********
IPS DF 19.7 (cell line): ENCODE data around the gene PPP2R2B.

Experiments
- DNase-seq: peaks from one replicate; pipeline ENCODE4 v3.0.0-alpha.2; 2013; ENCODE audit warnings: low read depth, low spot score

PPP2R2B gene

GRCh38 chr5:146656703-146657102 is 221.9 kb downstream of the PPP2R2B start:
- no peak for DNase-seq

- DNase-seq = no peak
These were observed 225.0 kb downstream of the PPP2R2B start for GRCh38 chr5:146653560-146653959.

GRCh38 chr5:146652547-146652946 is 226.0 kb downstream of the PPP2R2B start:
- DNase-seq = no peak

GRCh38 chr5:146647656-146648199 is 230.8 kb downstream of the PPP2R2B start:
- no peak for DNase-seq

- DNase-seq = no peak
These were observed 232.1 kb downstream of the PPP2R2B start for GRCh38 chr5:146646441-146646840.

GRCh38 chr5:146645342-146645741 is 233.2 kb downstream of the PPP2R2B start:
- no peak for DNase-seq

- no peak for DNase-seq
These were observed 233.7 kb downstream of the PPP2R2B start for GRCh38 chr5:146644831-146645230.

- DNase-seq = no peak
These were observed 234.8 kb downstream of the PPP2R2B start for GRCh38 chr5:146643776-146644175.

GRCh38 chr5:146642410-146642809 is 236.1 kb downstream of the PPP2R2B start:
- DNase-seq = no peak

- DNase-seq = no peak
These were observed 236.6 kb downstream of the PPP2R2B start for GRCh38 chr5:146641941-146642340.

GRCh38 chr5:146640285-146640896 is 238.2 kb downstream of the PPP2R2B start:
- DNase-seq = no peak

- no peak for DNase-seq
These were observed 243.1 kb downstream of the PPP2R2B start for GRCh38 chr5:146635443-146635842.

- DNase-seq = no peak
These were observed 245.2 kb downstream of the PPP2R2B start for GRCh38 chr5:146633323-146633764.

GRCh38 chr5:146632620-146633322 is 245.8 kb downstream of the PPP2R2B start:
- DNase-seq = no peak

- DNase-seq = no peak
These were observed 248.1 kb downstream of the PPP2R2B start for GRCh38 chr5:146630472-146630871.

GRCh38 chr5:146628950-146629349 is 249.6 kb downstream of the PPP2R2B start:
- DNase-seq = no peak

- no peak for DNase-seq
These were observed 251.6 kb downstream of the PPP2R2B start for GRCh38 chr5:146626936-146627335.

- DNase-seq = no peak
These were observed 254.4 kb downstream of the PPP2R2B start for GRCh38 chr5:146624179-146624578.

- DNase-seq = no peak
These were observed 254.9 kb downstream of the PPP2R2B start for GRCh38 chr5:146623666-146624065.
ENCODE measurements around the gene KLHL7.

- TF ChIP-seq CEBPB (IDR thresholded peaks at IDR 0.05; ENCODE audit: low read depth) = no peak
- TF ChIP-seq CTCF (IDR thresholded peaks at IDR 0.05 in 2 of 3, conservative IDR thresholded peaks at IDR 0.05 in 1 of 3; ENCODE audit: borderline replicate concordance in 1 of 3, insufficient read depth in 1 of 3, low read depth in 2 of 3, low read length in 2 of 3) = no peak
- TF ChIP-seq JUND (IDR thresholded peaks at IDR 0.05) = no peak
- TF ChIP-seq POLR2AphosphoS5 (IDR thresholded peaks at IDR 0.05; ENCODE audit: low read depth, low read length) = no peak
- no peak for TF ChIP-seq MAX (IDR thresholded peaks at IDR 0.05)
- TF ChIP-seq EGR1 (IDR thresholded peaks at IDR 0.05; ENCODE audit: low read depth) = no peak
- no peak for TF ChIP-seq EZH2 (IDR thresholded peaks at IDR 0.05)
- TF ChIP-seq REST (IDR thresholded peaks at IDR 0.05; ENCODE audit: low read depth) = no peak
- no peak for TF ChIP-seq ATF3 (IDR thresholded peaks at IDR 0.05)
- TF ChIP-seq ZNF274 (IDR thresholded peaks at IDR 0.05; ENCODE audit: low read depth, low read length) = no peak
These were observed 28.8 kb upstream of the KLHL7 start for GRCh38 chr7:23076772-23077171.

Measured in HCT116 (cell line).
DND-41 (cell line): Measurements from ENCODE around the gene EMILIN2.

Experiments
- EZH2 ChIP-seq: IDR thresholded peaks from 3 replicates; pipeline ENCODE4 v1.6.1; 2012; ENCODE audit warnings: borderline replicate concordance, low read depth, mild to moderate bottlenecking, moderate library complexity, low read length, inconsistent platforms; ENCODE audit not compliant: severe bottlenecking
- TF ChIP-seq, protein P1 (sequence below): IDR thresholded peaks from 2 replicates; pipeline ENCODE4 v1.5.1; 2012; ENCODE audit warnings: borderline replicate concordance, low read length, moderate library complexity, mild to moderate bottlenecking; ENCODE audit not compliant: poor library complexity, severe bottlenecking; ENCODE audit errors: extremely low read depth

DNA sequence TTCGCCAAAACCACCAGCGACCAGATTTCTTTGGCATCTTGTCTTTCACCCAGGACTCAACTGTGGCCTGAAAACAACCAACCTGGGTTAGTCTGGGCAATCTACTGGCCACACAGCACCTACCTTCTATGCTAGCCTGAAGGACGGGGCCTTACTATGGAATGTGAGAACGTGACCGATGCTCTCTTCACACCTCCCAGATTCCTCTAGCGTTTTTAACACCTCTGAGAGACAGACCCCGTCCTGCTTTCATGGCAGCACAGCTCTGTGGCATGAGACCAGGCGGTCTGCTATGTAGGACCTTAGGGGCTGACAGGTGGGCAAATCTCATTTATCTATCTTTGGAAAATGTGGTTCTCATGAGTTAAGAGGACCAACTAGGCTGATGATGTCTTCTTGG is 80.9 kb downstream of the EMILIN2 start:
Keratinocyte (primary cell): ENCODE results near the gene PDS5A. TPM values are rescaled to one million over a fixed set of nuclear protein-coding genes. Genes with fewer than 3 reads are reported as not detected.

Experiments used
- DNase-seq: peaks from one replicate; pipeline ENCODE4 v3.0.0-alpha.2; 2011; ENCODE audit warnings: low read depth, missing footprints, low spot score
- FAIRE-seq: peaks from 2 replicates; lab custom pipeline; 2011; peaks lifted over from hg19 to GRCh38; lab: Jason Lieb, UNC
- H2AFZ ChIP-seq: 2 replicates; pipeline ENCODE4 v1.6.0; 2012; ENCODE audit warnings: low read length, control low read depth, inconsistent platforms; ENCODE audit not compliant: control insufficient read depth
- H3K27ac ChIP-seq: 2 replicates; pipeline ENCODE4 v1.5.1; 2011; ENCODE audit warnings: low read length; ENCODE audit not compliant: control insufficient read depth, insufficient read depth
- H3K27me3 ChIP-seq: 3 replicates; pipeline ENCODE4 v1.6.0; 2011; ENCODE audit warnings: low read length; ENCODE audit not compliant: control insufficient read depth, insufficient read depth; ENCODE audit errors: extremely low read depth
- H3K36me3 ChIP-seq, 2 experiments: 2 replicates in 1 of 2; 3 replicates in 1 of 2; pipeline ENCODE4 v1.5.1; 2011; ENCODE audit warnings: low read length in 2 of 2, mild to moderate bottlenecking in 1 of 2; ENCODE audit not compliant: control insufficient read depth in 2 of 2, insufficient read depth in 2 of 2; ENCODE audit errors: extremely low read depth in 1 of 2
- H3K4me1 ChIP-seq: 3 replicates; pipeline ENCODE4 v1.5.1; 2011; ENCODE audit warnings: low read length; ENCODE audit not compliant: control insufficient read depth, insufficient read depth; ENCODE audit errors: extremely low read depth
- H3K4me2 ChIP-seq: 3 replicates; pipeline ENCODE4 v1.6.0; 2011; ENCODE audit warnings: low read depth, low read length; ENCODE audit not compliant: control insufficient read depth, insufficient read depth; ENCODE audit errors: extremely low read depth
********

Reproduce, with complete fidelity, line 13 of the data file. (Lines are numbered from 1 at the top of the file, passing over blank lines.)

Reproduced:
- DNase-seq = no peak